Neoascia tenur (Harris, 1780)
Neoascia dispar (Meigen, 1822) in Coe (1953) and Kloet & Hincks (1976).
Biology & ecology:
The larva has been found at about the level of the water surface within the stem sheaths of dead Reedmace Typha sp. in a slow flowing stream. As an adult, this is probably the most frequently encountered member of the genus, occurring in lush vegetation around the margins of all types of water body, especially where beds of emergent plants such as Reed Sweet Grass Glyceria maxima, Greater Reedmace Typha latifolia or Common Reed Phragmites australis are present. Adults are most often found by sweeping such vegetation, but will visit a wide range of flowers.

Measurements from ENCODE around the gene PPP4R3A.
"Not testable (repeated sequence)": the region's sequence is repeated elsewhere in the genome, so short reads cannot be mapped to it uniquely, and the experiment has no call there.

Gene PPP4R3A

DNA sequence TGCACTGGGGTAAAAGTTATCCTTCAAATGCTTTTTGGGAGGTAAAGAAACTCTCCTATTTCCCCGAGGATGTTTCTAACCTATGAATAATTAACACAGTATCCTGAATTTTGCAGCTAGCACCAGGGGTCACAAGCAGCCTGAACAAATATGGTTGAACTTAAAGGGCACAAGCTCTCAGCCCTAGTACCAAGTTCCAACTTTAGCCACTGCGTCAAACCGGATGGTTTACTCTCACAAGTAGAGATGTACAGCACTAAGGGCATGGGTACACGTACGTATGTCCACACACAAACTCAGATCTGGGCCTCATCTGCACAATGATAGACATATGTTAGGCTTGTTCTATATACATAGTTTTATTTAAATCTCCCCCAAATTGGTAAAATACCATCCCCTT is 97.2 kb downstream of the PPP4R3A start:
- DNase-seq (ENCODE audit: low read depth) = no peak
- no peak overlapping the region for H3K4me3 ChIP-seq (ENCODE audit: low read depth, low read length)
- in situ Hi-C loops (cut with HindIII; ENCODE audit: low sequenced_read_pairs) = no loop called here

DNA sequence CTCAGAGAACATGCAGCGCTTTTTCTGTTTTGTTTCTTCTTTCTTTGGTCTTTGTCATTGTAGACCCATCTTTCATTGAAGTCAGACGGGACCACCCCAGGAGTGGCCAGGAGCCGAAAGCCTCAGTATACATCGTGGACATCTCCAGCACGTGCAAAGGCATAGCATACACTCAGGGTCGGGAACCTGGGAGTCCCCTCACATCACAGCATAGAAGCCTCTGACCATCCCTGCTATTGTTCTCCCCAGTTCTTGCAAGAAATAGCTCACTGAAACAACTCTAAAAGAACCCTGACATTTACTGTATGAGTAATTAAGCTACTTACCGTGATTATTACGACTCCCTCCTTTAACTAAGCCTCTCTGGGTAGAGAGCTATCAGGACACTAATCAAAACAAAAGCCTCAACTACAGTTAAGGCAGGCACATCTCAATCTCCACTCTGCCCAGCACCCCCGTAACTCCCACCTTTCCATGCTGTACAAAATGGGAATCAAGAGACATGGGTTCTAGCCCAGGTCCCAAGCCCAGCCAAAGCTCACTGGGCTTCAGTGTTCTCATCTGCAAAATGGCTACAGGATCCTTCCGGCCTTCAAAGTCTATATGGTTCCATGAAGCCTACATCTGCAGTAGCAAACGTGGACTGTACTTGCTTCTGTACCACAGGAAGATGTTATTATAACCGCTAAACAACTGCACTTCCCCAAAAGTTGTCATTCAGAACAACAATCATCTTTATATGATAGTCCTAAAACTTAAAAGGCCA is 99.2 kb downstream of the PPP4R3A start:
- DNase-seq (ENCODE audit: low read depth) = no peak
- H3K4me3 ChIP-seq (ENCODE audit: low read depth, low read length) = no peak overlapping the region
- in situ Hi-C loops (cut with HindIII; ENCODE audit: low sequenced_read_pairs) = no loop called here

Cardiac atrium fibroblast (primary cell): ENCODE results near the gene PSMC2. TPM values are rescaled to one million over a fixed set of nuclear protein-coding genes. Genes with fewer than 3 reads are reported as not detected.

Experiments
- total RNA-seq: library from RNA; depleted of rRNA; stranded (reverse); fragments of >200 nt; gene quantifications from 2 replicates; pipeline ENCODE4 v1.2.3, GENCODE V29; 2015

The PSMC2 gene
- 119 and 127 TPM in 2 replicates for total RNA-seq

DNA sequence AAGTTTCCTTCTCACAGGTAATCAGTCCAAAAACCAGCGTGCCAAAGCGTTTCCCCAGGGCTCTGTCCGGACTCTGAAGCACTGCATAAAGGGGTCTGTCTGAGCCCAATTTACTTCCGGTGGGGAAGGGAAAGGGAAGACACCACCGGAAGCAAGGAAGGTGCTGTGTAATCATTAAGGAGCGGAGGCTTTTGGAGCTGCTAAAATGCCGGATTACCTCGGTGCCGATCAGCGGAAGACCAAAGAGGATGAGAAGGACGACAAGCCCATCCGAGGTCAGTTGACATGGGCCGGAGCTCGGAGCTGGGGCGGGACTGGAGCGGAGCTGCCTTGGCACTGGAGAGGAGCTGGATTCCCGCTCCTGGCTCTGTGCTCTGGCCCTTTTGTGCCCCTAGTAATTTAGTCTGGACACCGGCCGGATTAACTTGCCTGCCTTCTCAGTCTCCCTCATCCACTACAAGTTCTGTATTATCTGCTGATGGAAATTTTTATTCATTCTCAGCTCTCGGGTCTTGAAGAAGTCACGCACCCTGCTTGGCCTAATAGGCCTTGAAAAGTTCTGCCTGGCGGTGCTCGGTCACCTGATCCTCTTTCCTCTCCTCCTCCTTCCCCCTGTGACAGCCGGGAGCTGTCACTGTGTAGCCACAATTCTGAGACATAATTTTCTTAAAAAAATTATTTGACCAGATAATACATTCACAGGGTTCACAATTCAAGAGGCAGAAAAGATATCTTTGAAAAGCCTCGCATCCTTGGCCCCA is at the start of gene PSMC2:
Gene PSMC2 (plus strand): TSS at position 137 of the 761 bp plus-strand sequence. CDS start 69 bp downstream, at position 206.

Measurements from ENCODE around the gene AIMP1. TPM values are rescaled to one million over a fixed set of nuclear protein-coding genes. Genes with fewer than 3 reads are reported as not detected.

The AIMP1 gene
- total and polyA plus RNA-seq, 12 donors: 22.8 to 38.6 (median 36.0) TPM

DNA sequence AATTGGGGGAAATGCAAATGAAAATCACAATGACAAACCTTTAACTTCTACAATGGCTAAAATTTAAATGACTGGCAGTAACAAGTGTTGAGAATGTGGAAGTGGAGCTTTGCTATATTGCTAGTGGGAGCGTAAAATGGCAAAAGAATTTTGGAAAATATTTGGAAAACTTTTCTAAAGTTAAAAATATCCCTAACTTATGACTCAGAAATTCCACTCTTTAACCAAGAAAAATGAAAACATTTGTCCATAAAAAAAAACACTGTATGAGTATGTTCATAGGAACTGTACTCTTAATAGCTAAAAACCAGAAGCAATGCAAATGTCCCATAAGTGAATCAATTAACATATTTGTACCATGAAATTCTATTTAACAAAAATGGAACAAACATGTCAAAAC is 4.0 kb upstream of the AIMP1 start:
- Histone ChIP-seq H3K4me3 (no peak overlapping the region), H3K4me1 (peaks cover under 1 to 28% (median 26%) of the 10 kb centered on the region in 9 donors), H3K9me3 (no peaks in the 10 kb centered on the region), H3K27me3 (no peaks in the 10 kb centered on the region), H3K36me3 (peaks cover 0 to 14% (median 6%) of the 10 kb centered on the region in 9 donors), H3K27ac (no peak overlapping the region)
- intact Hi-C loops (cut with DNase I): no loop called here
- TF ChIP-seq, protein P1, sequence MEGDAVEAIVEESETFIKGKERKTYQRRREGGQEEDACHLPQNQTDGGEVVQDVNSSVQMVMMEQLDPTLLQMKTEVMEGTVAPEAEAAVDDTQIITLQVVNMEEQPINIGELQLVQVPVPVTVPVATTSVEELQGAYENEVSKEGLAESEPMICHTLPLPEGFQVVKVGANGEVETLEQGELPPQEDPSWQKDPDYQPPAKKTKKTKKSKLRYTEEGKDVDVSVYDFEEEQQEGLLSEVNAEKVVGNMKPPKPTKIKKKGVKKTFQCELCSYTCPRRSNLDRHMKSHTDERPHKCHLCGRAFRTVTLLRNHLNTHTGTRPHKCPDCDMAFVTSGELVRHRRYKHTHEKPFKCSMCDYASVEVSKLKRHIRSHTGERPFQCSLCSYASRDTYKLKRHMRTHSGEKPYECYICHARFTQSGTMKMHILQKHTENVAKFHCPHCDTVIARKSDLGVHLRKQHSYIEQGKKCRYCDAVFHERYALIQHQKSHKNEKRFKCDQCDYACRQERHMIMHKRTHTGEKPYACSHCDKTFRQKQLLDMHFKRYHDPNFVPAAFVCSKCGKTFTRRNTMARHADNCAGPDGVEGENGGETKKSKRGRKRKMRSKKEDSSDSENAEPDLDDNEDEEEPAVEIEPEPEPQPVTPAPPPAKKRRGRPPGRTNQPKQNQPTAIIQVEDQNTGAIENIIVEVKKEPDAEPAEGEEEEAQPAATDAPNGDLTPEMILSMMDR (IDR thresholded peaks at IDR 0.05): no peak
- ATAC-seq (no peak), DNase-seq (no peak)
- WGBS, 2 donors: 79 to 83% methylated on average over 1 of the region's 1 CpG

Widespread in wetlands throughout Britain, and often extremely abundant in suitable habitat. Generally less well recorded from upland areas, suggesting that any increase in occurrence may be a result of additional recorder effort.
Status & conservation:
Trends indicate a slight decline, but the spike in frequency of occurrence in the late 1980s represent intensive water-trapping in Welsh peatlands and the East Anglian Fens when this was one of the most numerous species caught.